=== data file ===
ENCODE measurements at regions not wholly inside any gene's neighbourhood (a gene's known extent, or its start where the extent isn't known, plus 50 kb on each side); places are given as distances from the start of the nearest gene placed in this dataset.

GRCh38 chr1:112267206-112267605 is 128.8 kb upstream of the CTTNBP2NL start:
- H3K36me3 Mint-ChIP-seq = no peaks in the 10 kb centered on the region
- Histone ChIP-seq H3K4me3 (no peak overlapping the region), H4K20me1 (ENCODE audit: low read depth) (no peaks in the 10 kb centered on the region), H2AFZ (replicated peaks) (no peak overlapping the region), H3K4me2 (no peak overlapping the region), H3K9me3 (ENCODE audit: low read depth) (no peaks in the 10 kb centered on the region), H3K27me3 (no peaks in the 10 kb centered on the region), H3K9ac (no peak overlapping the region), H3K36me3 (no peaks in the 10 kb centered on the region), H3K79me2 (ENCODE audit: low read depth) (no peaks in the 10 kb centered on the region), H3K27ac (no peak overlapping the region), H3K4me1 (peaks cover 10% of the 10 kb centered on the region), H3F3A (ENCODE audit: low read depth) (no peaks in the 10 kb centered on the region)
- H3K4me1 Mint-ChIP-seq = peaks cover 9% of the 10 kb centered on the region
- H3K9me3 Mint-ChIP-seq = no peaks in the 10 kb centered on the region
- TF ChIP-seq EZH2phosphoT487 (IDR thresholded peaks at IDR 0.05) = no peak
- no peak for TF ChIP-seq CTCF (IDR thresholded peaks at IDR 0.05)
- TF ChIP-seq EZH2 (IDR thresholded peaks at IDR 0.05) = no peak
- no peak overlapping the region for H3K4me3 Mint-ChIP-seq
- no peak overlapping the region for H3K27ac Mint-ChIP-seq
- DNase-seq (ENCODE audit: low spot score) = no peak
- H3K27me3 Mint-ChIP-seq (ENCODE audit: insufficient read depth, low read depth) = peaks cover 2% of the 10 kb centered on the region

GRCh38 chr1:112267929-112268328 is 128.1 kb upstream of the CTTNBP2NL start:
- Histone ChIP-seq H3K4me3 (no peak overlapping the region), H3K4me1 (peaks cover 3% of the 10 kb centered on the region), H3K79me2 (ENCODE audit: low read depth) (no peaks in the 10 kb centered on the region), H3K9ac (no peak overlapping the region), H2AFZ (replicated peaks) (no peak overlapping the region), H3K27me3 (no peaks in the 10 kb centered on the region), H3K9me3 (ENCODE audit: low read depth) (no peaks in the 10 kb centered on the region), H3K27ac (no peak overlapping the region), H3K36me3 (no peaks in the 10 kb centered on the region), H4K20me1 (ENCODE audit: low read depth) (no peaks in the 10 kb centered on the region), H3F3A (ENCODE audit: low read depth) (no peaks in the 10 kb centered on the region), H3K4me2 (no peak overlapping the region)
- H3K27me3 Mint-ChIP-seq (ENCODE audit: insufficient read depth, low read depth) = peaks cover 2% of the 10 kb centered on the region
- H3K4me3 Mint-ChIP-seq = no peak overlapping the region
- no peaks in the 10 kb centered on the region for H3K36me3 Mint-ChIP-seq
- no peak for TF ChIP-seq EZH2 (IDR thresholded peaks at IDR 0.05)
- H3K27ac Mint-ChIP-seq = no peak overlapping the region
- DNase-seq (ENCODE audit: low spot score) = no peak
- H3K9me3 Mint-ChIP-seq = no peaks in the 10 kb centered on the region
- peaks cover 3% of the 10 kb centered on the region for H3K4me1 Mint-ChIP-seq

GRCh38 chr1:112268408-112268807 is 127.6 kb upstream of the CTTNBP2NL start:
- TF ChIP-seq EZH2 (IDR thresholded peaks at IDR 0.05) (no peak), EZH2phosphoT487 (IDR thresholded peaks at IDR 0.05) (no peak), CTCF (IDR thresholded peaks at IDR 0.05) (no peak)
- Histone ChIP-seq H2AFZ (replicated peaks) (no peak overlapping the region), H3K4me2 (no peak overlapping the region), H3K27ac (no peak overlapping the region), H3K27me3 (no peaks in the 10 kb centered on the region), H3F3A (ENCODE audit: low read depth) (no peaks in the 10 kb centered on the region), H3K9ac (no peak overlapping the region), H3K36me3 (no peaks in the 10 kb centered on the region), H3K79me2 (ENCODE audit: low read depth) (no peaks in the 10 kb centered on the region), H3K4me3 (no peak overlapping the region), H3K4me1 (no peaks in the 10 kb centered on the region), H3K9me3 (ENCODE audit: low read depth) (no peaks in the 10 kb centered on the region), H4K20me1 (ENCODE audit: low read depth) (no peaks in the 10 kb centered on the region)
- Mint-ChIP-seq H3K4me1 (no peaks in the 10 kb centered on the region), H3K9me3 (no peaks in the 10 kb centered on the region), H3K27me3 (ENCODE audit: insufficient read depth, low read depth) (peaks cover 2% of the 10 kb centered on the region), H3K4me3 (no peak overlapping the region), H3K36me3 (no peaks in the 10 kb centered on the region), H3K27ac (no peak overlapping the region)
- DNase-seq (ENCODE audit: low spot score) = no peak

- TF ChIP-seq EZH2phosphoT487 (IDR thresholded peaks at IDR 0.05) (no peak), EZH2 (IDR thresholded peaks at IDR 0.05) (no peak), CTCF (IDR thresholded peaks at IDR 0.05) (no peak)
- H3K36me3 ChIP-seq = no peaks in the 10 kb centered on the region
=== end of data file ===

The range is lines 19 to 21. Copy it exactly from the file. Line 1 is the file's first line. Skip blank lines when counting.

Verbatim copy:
- no peak for TF ChIP-seq EZH2 (IDR thresholded peaks at IDR 0.05)
- H3K27ac Mint-ChIP-seq = no peak overlapping the region
- DNase-seq (ENCODE audit: low spot score) = no peak